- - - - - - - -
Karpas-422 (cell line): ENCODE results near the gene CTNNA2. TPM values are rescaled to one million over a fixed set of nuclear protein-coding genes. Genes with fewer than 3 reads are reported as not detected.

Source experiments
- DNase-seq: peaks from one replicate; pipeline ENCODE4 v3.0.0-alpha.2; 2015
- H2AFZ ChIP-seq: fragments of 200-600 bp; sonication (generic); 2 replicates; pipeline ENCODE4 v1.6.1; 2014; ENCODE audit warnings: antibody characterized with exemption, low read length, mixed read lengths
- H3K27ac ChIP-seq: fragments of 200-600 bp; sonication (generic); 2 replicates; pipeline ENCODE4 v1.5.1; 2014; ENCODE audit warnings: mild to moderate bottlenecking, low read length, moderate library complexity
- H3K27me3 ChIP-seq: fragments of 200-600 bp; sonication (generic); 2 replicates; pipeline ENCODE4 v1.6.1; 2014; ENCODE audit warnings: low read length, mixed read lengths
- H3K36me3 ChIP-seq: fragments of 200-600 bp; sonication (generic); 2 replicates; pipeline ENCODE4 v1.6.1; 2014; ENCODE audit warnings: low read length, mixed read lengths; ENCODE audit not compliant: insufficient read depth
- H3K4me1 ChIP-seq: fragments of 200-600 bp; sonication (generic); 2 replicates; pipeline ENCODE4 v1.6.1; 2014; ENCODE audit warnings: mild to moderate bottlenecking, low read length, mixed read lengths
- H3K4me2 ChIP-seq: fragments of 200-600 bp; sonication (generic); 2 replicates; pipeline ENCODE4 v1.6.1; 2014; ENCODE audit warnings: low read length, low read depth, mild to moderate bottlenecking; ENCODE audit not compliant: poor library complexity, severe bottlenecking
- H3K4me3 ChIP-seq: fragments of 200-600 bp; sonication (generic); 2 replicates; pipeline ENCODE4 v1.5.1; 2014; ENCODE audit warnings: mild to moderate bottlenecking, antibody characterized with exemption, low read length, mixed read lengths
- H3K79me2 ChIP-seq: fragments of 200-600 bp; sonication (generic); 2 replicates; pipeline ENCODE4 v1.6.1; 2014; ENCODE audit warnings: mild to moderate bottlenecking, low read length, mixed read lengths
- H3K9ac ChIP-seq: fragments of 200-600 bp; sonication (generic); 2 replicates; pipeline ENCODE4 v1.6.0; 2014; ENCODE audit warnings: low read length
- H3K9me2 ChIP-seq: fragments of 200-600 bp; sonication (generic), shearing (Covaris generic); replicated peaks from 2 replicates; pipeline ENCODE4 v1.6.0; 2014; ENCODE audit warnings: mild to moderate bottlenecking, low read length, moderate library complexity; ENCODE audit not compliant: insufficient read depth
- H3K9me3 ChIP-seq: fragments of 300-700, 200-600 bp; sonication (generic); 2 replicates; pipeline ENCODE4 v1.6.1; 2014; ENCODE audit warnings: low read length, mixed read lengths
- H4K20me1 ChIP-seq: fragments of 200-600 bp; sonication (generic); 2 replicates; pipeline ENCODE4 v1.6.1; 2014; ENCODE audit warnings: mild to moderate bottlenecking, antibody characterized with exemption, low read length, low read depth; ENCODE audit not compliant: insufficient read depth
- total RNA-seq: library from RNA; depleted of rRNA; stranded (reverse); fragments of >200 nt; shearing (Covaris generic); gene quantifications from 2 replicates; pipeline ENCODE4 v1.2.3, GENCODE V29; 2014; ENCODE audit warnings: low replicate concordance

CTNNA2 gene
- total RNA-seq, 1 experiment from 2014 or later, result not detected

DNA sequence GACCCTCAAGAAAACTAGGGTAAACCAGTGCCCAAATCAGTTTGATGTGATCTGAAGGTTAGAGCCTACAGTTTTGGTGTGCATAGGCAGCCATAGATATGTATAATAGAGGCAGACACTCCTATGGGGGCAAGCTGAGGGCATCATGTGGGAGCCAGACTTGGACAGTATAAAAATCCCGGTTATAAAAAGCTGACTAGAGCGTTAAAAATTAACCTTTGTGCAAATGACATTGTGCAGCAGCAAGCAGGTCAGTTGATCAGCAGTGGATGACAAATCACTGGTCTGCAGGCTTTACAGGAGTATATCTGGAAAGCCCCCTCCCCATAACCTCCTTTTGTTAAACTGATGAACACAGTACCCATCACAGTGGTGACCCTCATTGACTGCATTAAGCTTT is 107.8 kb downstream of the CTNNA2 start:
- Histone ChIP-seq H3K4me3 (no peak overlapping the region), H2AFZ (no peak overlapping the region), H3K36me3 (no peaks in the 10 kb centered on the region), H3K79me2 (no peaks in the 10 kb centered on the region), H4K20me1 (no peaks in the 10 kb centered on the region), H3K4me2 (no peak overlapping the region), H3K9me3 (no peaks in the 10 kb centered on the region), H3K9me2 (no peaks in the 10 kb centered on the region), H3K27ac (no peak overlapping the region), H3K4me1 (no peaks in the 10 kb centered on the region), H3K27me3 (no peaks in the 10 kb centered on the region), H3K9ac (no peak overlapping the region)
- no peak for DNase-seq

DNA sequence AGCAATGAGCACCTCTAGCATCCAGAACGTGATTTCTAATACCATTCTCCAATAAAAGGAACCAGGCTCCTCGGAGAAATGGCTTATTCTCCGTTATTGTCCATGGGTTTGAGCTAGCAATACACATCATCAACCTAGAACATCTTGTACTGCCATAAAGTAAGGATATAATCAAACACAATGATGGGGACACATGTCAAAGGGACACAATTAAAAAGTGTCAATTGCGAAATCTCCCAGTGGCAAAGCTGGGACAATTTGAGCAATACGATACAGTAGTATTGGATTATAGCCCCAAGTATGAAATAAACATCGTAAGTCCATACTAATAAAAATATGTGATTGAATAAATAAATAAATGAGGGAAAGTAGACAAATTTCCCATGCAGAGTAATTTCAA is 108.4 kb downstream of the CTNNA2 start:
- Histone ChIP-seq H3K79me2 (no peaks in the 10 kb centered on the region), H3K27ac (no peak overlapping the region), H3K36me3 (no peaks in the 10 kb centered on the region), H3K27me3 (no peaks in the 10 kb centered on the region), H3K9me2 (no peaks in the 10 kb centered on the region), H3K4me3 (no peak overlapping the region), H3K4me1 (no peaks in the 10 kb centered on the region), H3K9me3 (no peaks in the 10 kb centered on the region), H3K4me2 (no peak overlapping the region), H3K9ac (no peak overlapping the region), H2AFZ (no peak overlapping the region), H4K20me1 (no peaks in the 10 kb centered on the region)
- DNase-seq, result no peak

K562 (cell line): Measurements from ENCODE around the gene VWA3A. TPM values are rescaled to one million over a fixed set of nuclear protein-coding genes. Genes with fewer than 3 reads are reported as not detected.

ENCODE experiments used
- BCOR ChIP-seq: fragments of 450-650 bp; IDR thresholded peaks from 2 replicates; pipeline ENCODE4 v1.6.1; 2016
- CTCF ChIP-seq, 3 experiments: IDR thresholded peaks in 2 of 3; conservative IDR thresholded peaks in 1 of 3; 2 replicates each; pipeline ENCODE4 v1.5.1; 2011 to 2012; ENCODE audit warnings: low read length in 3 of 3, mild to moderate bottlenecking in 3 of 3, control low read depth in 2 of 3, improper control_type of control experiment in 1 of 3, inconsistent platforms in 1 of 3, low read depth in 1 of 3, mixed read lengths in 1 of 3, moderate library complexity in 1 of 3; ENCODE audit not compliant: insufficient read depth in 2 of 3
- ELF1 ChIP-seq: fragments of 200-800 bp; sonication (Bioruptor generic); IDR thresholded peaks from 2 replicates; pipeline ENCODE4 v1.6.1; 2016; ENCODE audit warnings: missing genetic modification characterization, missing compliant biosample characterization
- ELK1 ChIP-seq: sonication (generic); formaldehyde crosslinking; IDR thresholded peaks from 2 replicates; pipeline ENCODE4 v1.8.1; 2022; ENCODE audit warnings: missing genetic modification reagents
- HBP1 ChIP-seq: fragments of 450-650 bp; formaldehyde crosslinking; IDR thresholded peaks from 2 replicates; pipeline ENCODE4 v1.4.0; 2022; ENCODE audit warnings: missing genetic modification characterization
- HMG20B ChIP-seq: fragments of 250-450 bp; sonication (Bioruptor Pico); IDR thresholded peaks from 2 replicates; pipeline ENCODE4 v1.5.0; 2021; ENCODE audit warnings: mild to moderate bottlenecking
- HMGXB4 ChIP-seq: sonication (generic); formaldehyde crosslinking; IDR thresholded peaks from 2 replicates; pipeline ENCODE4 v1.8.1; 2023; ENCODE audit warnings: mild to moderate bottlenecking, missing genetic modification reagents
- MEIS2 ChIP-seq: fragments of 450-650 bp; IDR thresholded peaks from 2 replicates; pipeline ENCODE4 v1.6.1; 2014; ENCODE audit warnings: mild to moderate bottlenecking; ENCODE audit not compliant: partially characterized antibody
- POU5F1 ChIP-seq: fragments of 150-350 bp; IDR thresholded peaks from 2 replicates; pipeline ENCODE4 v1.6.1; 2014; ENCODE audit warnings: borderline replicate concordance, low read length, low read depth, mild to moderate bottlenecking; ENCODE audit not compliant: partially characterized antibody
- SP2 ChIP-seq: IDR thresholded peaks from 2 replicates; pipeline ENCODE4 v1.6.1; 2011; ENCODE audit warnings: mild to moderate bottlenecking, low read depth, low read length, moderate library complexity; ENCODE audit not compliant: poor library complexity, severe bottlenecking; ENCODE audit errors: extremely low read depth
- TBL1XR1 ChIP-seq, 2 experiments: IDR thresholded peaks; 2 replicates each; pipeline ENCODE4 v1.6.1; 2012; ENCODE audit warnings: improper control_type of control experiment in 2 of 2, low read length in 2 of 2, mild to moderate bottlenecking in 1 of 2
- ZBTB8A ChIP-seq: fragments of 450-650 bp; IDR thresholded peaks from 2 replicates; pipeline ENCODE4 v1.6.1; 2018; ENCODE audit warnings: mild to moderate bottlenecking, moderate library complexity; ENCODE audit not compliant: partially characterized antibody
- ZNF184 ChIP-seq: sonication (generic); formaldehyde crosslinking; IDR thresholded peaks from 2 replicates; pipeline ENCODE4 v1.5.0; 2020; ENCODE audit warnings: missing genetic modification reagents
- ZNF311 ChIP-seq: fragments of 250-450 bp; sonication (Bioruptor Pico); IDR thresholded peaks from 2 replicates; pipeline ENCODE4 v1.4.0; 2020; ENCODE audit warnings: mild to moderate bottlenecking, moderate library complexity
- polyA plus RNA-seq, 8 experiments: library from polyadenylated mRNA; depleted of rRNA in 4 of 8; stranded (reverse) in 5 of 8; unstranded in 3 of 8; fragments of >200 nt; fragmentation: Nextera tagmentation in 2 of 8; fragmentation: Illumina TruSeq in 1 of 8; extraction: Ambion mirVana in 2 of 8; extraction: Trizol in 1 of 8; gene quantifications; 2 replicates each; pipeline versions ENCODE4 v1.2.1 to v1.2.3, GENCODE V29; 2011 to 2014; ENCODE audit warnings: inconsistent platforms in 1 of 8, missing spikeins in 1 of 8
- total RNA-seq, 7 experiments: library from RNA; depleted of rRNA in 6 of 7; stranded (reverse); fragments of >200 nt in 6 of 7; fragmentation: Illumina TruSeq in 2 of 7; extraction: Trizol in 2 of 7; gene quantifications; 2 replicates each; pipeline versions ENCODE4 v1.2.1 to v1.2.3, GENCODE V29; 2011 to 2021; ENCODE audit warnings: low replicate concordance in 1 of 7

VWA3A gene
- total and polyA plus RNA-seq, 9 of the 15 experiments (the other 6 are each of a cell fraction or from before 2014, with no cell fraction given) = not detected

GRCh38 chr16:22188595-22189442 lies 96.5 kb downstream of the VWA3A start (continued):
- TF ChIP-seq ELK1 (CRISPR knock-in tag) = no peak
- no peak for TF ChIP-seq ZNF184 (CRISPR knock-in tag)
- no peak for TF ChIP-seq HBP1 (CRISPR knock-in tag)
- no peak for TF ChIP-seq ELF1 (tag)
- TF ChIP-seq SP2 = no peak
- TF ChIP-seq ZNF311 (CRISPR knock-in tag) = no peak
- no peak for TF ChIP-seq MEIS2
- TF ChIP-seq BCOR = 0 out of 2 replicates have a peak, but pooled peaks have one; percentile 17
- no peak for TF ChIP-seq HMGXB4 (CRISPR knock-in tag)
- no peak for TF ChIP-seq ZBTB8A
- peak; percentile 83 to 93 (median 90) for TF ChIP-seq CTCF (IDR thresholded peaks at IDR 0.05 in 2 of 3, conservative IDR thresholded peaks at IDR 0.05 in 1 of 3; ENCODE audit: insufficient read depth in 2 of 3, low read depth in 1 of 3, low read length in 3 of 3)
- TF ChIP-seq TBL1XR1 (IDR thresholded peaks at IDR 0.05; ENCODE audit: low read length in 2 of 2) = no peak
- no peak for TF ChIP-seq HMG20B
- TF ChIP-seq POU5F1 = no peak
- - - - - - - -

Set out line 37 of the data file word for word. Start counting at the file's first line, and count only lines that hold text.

- TBL1XR1 ChIP-seq, 2 experiments: IDR thresholded peaks; 2 replicates each; pipeline ENCODE4 v1.6.1; 2012; ENCODE audit warnings: improper control_type of control experiment in 2 of 2, low read length in 2 of 2, mild to moderate bottlenecking in 1 of 2